Five ways to be a more informed media consumer
We are savvier than ever when it comes to personality brands. Many of us know immediately if someone is being authentic or merely saying what he or she thinks an audience wants to hear. We quickly assess whether this person is the real deal or a fake. But every now and then we are all deceived in ways we didn’t expect.
Take a look at Harvey Weinstein. He’s a classic Hollywood example. Many of us embraced him as a Hollywood icon. We bought what he and the entertainment behemoth sold us. We were duped.
Weinstein is just one example that brand deception is alive and well. There are other executives, celebrities, and politicians who exploit their privilege and position to mask a myriad of attributes many of us would find appalling, from racism and sexism to homophobia and xenophobia. Who they present themselves to be is not the person they are.
To combat this brand deception, here are five tips to being a more informed media consumer.
When we look at personality brands as businesses, we better understand that we are really being sold a product. To some this human product, or image, is a trusted source, authority, or friend. Yet, on what criteria are we basing our purchase? Often it is likability and we blindly buy into what they’re selling. Being aware of what the product truly is, empowers us.
Many of us do extensive research when it comes to purchasing big-ticket items like cars, computers, and homes. This research helps us prioritize our needs. It also helps weed out those product attributes we do not find acceptable. What if we did the same with personality brands? Too often our trust is based on a feeling.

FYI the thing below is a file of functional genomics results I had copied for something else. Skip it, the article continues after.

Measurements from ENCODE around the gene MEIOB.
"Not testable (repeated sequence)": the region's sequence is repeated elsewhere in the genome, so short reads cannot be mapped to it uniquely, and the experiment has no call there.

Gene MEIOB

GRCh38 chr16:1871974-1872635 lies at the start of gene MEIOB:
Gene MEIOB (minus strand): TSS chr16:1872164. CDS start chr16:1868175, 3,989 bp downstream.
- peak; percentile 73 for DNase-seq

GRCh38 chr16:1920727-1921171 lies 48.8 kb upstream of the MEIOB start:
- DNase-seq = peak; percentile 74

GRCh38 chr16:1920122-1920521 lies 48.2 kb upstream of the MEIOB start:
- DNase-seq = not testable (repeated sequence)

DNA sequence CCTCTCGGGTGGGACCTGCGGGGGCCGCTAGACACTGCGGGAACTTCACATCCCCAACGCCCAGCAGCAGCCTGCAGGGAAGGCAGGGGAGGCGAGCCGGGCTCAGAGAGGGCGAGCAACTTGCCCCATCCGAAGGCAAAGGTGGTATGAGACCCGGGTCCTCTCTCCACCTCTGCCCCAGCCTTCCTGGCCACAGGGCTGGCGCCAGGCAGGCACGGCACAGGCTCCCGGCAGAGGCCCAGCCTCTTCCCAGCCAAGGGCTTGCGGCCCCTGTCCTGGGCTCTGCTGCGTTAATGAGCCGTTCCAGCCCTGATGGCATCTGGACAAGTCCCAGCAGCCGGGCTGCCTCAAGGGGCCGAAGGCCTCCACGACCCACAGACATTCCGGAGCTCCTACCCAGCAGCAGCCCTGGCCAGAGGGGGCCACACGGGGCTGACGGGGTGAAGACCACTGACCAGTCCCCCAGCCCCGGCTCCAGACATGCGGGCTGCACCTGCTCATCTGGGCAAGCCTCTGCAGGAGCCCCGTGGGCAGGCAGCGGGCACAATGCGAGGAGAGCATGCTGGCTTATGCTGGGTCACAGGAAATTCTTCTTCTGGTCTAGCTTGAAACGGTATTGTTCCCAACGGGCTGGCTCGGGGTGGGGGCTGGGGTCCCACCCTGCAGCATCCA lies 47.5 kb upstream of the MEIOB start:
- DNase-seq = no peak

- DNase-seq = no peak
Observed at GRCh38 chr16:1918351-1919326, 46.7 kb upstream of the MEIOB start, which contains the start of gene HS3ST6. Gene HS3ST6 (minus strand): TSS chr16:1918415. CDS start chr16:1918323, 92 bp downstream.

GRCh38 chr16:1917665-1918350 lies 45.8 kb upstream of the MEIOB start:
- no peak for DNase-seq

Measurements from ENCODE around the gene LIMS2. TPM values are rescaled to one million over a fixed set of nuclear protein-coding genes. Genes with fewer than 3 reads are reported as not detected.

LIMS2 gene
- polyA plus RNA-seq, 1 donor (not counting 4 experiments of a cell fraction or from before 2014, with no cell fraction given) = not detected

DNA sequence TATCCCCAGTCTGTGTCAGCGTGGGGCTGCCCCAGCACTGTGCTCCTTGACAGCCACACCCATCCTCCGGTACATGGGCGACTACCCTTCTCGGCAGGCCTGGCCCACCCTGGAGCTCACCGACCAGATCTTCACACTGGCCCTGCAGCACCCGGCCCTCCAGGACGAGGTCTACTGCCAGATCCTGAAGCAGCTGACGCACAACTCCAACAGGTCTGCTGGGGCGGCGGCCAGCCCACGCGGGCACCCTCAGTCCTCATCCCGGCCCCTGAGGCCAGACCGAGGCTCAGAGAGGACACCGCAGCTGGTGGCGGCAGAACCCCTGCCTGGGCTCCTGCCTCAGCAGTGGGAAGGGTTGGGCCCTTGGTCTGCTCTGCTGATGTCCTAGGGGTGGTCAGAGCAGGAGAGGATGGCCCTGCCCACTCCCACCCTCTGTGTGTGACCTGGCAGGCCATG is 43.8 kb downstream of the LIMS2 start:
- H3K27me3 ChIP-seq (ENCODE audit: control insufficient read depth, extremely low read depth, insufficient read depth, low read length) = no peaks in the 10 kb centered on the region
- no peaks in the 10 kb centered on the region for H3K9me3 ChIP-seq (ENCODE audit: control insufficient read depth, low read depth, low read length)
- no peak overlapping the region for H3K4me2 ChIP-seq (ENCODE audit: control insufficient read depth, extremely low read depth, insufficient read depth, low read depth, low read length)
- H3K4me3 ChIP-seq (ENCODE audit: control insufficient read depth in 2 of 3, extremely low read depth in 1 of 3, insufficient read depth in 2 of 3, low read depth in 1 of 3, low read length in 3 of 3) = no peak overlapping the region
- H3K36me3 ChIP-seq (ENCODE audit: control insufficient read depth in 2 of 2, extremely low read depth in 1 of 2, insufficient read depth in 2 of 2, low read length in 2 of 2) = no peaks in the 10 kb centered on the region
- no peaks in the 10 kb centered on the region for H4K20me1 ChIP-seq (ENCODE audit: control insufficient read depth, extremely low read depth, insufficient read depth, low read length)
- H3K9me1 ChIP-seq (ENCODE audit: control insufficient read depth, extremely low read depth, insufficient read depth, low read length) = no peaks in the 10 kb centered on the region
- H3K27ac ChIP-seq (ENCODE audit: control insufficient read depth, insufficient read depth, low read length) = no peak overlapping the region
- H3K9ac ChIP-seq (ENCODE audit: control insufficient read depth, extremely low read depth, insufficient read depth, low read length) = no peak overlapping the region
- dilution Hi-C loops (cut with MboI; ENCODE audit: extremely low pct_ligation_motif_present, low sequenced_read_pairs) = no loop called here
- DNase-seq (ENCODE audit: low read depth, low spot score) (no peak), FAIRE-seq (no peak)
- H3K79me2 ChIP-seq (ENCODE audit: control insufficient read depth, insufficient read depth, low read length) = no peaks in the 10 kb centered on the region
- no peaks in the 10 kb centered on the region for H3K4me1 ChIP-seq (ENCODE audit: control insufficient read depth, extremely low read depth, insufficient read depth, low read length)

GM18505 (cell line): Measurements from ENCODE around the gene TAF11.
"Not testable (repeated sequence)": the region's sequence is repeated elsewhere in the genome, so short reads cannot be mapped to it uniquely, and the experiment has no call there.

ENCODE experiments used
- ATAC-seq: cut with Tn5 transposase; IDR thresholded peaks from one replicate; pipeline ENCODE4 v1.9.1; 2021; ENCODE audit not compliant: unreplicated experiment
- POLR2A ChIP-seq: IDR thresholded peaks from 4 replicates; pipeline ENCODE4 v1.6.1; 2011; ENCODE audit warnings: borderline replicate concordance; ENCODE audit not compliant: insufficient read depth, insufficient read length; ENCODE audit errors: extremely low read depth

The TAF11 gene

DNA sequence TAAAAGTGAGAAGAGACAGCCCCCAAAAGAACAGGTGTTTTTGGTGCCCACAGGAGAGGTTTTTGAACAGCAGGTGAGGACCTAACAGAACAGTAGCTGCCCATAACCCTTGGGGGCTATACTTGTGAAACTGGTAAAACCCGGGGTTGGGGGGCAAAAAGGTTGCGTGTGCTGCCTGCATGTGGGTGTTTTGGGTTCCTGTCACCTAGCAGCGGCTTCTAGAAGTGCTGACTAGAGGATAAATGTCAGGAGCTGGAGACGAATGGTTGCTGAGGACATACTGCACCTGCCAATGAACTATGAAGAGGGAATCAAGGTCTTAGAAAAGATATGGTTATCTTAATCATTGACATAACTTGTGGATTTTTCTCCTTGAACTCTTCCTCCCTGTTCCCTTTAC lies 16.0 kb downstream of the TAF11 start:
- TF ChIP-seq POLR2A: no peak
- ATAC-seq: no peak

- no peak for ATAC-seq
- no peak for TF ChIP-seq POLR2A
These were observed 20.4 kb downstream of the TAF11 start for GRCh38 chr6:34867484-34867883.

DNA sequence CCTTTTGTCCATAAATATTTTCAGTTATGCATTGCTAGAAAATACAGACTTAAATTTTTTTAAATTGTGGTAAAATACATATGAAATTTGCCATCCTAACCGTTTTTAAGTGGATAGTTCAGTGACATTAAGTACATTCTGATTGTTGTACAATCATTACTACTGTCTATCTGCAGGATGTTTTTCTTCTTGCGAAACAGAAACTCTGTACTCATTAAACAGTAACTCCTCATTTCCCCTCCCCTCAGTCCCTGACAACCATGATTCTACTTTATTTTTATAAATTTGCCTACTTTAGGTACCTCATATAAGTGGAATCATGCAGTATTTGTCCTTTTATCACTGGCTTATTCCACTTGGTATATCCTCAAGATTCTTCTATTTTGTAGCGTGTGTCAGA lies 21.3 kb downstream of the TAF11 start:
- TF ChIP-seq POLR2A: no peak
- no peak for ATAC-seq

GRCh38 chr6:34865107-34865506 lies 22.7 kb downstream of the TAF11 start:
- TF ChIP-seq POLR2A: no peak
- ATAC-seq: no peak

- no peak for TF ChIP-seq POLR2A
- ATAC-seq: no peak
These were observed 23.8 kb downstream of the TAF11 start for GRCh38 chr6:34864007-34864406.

It’s really easy to blame big corporations for what we buy; that distances our responsibility, but the bottom line is we have a choice. We are media consumers. The reality is these organizations work for us. Our choices pay their bills. As consumers we can dictate what is shown, the quality of the product, and how it is presented. We need to own that power.
Every day when we engage in social media, we are generating media content. It is this content that keeps our social media channels in business; whether it is through direct advertising or demographic profiling to their sponsors. We have become media experts, but often we forget that we are both generating content and buying it.
There are measures being taken by the corporate media industry to get rid of deceptive personality brands. There are also many social advocates who are working to realign corporate structures. They are making efforts to educate and inspire younger audiences on what is and isn’t acceptable from these brands and bringing awareness to personal responsibility.
As informed media consumers we combat brand deception not only for ourselves, but for other consumers. We also create room for authentic brands to be seen and heard that otherwise may have gone unnoticed.